virtual bookshelf

I have a wall of bookshelves–and I like to stare at it sometimes. It is immense, it is colorful, it includes Tom Clancy as well as Thomas Pynchon as well as Murakami and Shakespeare and Hornby. There are books I was required to read, books I chose to read, books I’ve yet to read, and books I hate but mostly books I love. They were read (or have yet to be read) at different points of my life, when I was thirty pounds heavier and when I was twenty pounds lighter and when I was sad and when I was happy and when I was energized and when I was down. But they all changed me somehow. I like to think that all the books up there are a reflection of my mind and brain.

Maybe the reflection is not complete, but it is at least a blurry snapshot of my mind.

It’s natural to think that maybe some books haven’t made it into one’s psyche. “What if I’ve forgotten what I’ve read? How can it be in my brain?”

I think it is (in your mind)–even if you don’t remember the book, I believe your psyche has picked up on experience of the book, somehow. The fear or sadness or surprise you feel while reading a story expands the mind somehow. Like childhood fairytales, or family oral narratives. You forget them, you think, but they pop up again. They’ve left a footprint; if every experience in your life affects you in some way and if reading is an experience, then why not? I think stories are immense experiences–reading a book is a supernatural experience in and of itself: you are transported to another world in the act of reading or hearing a story.

Even if you’ve “forgotten,” because you haven’t really forgotten. They’re just deep in your subconscious somewhere. Like if you have a fear of heights but you don’t really know why but your subconscious never forgets about the time you fell off the bed, landed on your head and broke all your teeth and now you are totally scared of heights because your subconscious never wants you to relive that memory of the smashing of the head and the teeth–whew!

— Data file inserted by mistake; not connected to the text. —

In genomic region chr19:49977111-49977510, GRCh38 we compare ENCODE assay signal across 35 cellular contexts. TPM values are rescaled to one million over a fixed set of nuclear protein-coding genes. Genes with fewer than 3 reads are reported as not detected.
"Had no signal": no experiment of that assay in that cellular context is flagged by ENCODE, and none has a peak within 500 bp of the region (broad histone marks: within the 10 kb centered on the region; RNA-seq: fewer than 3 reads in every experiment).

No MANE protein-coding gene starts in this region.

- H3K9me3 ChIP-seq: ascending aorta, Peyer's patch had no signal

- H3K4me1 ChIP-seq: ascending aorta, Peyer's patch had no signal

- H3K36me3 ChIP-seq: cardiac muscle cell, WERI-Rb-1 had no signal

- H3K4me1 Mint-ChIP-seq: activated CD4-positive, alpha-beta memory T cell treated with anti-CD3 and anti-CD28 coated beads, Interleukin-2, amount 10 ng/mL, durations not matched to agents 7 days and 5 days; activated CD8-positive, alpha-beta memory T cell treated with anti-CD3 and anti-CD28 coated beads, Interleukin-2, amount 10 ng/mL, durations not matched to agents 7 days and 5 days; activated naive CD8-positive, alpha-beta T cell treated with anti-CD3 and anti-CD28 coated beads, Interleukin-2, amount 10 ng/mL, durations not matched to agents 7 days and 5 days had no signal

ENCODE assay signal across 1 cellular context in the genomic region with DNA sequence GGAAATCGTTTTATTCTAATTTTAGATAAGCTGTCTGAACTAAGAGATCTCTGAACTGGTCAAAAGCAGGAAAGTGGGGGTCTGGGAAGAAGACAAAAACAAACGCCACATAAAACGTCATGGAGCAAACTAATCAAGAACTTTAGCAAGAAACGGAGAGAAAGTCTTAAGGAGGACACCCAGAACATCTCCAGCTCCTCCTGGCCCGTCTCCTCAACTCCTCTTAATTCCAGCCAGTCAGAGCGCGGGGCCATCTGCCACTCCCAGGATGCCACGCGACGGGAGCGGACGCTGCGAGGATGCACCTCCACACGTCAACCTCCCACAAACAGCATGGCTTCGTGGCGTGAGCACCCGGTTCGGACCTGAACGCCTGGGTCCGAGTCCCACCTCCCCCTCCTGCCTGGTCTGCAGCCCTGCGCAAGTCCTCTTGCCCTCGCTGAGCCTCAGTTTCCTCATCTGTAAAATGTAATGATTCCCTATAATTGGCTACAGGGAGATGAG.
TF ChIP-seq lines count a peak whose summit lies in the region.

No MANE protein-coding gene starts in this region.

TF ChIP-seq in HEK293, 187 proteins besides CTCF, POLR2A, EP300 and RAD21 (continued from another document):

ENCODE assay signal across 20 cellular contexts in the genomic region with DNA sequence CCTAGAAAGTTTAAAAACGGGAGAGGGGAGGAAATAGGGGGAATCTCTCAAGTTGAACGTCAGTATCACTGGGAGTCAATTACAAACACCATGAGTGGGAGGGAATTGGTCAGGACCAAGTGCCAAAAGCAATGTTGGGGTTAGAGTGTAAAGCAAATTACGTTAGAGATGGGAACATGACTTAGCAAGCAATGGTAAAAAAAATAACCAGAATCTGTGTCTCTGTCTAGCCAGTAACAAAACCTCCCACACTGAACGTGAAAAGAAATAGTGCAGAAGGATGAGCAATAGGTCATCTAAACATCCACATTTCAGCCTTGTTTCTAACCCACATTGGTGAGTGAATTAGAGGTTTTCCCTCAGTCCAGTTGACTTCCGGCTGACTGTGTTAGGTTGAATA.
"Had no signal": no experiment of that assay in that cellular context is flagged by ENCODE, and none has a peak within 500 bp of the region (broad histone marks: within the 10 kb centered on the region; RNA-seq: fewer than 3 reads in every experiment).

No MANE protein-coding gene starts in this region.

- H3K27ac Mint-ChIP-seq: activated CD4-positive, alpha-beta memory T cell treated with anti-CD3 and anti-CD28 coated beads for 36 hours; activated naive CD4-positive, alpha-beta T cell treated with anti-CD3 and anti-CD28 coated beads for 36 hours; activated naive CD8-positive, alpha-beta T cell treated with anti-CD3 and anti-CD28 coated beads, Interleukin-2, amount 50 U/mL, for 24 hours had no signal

As I’ve been writing my novel, I’m surprised at how much the forgotten has re-arisen: while writing my book, I thought about making it a modern fairytale. I did some research on Korean folktales, and discovered that I had subconsciously been following the format of a Korean folktale. Was it my genetics? More likely, it was all the folktales I heard as a child. Whew! Go subconscious, go! Go bookshelf, go!



Filed under Abstract Thoughts, Reading, The Novel, Writing

2 responses to “virtual bookshelf

  1. i don’t know about the psyche bit, but i agree that i have that innate sense of remembering which books i have or have not read. all i have to do is look at the cover and the synopsis and it just comes back to me like that *snaps fingers*, which is amazing if you think about it when i can barely remember what i had for dinner last night!

  2. I’m reading Henry Miller for class, a book I haven’t read before; but I read Tropic of Capricorn when I was 17. That’s 27 years ago! His voice is really familiar. I took it on. His voice sounds like my voice (well, the reverse natch). So point taken, Jade park. Those books do leave an imprint.

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